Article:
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Detroit exhibit explores art, interplay of Kahlo, Rivera

March 11, 2015

DETROIT (AP) — The work of Mexican artists Diego Rivera and Frida Kahlo often seems a study in contrasts — he opts for the big and global, she the smaller and personal.

Yet the two were sharing ideas and “responding to each other artistically,” said Mark Rosenthal, curator of “Diego Rivera and Frida Kahlo in Detroit,” opening Sunday at the Detroit Institute of Arts.

The exhibit, featuring about 65 artworks, is the first to focus on the couple’s pivotal and productive year in the city during the 1930s — and dives deeply into both the juxtaposition and interplay of their art.

Rivera, who was commissioned to create the “Detroit Industry” murals that grace the museum’s walls, was enamored of industry and the power it could put in the hands of workers. Kahlo had painted in Mexico but was still largely “unknown and unnoticed,” Rosenthal said.

“Diego was telling her, ‘You oughtta paint, you should paint your life,’” Rosenthal said on Tuesday. “In Detroit, she started to make very personal paintings that would typify her future career and really lead her in the direction for which she became so famous.”

Shortly after arriving in Detroit in 1932, Kahlo suffered a miscarriage — an ordeal illustrated in her painting, “Henry Ford Hospital,” in which she lies in blood on a bed marked with the hospital’s name. It also features a foreboding industrial scene in the background and images connected to her by umbilical cords.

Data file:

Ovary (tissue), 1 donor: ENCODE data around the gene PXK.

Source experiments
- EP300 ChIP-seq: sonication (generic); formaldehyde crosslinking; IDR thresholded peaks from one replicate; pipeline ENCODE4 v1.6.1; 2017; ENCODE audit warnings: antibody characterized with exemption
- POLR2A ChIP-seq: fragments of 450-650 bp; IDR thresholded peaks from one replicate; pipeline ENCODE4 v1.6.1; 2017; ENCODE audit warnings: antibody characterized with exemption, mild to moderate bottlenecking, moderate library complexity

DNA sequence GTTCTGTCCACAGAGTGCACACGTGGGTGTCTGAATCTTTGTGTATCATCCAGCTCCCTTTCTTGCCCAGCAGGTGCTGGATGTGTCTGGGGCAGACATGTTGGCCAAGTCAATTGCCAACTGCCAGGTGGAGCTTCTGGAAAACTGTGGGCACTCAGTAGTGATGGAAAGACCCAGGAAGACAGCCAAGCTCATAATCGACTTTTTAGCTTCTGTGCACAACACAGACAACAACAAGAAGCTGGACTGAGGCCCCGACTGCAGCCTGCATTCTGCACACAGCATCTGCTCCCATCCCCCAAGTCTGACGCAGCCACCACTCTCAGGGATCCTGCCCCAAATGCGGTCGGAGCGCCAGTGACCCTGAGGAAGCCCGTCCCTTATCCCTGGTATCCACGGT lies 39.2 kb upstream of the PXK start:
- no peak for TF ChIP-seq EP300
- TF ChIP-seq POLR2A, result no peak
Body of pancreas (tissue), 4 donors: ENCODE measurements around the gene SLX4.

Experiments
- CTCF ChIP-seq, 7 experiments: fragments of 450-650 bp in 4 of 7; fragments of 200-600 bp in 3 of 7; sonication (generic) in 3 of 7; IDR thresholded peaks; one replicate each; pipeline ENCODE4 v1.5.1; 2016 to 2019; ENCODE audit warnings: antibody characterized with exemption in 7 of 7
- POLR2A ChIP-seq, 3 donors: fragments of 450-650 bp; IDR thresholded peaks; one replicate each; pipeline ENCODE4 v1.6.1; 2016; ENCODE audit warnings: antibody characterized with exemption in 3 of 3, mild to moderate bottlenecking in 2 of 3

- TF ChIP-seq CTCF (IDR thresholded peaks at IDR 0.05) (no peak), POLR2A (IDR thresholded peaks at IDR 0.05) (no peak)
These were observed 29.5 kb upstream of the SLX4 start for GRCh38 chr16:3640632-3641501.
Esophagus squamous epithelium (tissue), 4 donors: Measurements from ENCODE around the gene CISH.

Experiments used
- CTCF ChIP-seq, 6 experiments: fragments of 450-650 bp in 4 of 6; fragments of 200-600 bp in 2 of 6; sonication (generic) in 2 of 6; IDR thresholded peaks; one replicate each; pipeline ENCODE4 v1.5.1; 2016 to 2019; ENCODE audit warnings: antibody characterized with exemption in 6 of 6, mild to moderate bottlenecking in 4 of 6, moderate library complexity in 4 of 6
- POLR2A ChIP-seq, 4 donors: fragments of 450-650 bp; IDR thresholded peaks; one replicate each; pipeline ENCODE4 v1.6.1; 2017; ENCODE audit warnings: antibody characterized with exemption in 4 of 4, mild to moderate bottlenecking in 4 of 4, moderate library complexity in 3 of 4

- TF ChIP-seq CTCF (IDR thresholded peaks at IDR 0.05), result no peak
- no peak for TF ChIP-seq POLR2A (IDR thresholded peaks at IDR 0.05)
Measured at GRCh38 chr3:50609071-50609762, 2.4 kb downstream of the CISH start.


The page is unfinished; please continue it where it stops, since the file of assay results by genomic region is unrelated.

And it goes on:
Rivera, a communist, nonetheless saw the efficiency in Ford’s Rouge factory — something Kahlo didn’t experience in the hospital bearing his name, Rosenthal said.

“This was really significant because Diego thought so much of Henry Ford and she wasn’t so sure,” he said.

Rosenthal said Kahlo’s tragedy led to a change in Rivera’s storied mural: A farm scene that depicted the work going on in Detroit and Michigan before the rise of industry was moved and an embryonic baby became a centerpiece.

The exhibit also includes Rivera’s conceptual drawings for the mural and other self-portraits by Kahlo, including the so-called Marriage Portrait and “Self-Portrait on the Borderline between Mexico and the United States.”

Diego Rivera’s grandson, Juan Coronel Rivera — an adviser, lender and essayist for the exhibit — said it’s gratifying that the exhibit goes beyond artwork and explores the relationship of the artists.

That was strengthened by a trove of unpublished letters from the artists’ archive that Juan Coronel Rivera unearthed.

Diego Rivera wrote them to Kahlo over a three-week period while she was visiting her ailing mother in Mexico and they cover “everything,” the grandson says, from what parts of the mural he was working on to more mundane details like whether he showered.

“I like to see the things that Frida and Diego were developing and how they really connect,” Juan Coronel Rivera said. “They were working together in ideas.”


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